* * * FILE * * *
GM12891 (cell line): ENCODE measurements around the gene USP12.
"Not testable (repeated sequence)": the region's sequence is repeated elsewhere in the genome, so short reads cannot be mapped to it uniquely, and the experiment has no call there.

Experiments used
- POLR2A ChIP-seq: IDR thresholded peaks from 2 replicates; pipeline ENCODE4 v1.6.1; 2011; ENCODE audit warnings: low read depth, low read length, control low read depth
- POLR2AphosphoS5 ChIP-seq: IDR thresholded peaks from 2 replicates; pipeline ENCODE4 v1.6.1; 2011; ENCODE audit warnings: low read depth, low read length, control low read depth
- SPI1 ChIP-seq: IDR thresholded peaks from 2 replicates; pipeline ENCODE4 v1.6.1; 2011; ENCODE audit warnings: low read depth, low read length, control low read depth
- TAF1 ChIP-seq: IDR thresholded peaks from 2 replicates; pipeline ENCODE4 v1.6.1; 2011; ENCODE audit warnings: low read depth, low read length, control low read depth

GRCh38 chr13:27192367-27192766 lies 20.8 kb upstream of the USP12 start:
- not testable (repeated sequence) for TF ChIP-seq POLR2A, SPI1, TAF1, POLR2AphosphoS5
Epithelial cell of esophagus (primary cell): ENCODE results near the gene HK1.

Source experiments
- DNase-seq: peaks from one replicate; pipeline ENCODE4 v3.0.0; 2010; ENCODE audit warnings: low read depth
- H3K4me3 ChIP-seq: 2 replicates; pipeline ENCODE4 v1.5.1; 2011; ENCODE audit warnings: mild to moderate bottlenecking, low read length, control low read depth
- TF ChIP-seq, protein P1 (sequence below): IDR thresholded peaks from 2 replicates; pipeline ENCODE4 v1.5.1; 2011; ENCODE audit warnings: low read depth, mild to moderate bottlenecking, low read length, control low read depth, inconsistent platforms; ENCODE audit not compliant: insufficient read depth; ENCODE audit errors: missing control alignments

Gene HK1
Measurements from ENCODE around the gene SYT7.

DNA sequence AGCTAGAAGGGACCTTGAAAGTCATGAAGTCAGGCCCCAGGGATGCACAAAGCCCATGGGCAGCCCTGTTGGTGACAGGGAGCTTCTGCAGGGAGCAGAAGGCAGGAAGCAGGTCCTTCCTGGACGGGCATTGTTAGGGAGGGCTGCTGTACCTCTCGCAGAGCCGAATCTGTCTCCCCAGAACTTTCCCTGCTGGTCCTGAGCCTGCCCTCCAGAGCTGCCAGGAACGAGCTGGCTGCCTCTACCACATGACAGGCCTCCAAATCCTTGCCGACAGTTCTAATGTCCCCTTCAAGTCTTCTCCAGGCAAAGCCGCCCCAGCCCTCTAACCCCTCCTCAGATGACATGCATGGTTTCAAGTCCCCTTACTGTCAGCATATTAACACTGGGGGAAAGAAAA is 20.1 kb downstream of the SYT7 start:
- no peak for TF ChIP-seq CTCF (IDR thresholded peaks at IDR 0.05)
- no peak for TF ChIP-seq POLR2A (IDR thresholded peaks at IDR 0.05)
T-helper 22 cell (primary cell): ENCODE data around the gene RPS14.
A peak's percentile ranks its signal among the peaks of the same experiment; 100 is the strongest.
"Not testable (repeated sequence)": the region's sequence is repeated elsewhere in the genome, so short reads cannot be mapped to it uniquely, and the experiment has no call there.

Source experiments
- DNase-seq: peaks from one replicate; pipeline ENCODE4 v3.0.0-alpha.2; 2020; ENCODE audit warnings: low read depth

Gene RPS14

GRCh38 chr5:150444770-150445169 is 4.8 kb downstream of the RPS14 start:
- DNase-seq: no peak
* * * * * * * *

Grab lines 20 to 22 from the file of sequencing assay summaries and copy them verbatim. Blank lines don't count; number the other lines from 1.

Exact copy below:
T-helper 22 cell (primary cell): ENCODE data around the gene RPS14.
A peak's percentile ranks its signal among the peaks of the same experiment; 100 is the strongest.
"Not testable (repeated sequence)": the region's sequence is repeated elsewhere in the genome, so short reads cannot be mapped to it uniquely, and the experiment has no call there.